Tibialis Posterior Tendinopathy

This painful condition refers to ankle pain and foot with an associated flat foot.

 The tibialis posterior (TP) tendon is one of the major stabilising structures in the foot. It runs behind the bump on the inside of the ankle (the medial malleolus) and inserts into one of the bones of the instep (navicular). The main functions of the tendon are to support the arch and keep the foot turned inwards when walking. It keeps the arch supported when we stand on our toes and push off with walking. When it becomes inflamed and torn, the foot pronates and the heel moves outwards. Initially, pain is felt along the length of the tendon (behind the medial malleolus), but as the problem worsens deformity becomes apparent and the foot flattens and turns outwards. 

This condition develops as the ligaments that support the arch fail, changing the mechanics of the foot. As such the tendons and joints become dysfunctional and inflamed.  The natural history is that it gradually progresses and worsens.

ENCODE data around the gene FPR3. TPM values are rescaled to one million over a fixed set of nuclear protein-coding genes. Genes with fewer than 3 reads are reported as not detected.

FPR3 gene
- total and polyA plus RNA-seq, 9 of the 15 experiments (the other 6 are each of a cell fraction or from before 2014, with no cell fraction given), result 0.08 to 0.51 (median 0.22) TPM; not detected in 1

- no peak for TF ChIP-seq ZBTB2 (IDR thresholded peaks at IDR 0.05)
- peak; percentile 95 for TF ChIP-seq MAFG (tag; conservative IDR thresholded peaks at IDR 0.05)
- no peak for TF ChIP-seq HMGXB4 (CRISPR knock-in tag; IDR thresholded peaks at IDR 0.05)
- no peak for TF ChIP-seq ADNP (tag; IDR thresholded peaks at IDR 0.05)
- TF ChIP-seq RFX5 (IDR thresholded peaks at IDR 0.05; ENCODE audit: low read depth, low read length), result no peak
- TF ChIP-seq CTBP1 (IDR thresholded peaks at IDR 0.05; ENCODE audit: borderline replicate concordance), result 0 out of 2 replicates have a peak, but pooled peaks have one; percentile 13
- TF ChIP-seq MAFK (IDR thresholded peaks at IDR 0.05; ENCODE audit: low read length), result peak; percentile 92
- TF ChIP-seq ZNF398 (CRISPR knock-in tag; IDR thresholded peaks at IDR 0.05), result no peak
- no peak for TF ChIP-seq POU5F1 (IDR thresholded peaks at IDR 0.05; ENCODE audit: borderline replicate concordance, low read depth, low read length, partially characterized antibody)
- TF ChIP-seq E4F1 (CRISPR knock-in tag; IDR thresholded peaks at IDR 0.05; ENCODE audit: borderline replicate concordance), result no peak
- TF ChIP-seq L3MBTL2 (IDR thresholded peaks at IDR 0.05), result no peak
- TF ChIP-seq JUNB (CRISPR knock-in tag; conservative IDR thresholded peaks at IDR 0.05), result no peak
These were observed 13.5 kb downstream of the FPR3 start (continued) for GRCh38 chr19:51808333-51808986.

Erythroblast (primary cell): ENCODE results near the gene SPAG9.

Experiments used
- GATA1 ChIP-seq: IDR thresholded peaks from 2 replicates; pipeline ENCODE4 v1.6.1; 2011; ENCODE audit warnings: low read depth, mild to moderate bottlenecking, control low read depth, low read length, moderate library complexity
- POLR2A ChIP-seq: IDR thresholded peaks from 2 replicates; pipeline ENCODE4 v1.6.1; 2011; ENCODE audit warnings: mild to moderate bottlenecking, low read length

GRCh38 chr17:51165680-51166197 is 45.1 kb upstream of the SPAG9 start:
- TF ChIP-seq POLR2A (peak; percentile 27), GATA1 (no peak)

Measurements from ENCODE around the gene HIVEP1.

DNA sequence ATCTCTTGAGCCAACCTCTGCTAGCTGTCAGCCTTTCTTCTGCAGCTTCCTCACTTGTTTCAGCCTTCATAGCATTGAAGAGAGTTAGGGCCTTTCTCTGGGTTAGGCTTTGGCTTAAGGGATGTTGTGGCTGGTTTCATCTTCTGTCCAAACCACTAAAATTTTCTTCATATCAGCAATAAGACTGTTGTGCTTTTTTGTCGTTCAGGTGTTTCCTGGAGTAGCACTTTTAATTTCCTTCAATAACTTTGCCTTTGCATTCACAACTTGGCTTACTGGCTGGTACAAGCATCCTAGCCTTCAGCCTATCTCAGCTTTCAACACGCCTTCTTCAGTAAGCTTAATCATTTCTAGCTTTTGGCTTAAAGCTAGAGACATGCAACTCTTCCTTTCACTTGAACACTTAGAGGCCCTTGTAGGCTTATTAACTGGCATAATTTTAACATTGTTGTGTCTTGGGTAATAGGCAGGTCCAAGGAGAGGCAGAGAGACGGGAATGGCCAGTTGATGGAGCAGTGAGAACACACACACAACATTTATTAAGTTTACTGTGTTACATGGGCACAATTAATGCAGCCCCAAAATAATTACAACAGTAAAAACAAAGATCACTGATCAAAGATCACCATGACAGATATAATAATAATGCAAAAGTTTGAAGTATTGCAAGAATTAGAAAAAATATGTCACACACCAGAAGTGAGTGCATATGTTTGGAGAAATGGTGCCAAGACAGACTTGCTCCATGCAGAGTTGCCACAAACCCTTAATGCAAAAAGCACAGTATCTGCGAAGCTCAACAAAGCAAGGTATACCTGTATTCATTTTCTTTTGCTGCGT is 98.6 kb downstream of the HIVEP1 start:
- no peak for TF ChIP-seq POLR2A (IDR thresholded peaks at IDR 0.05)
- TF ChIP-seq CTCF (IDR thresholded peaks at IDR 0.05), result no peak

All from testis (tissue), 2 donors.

NON-OPERATIVE MANAGEMENT

In the early or mild stages of TP tendon dysfunction, simple painkillers, orthotics, and physiotherapy are used.  A custom moulded splint can be made to try and correct the heel deviation and arch when walking.  

OPERATIVE MANAGEMENT

Tendon Surgery and Flat Foot reconstruction

When the ability to single heel raise is lost, conservative measures often are inadequate and symptoms and severity progress. Surgery aims to treat the torn tendon and reinforce the arch and alignment of the foot. The surgery involves tenon and bony procedures, and is effective with a good outcome expected in 90% of cases.

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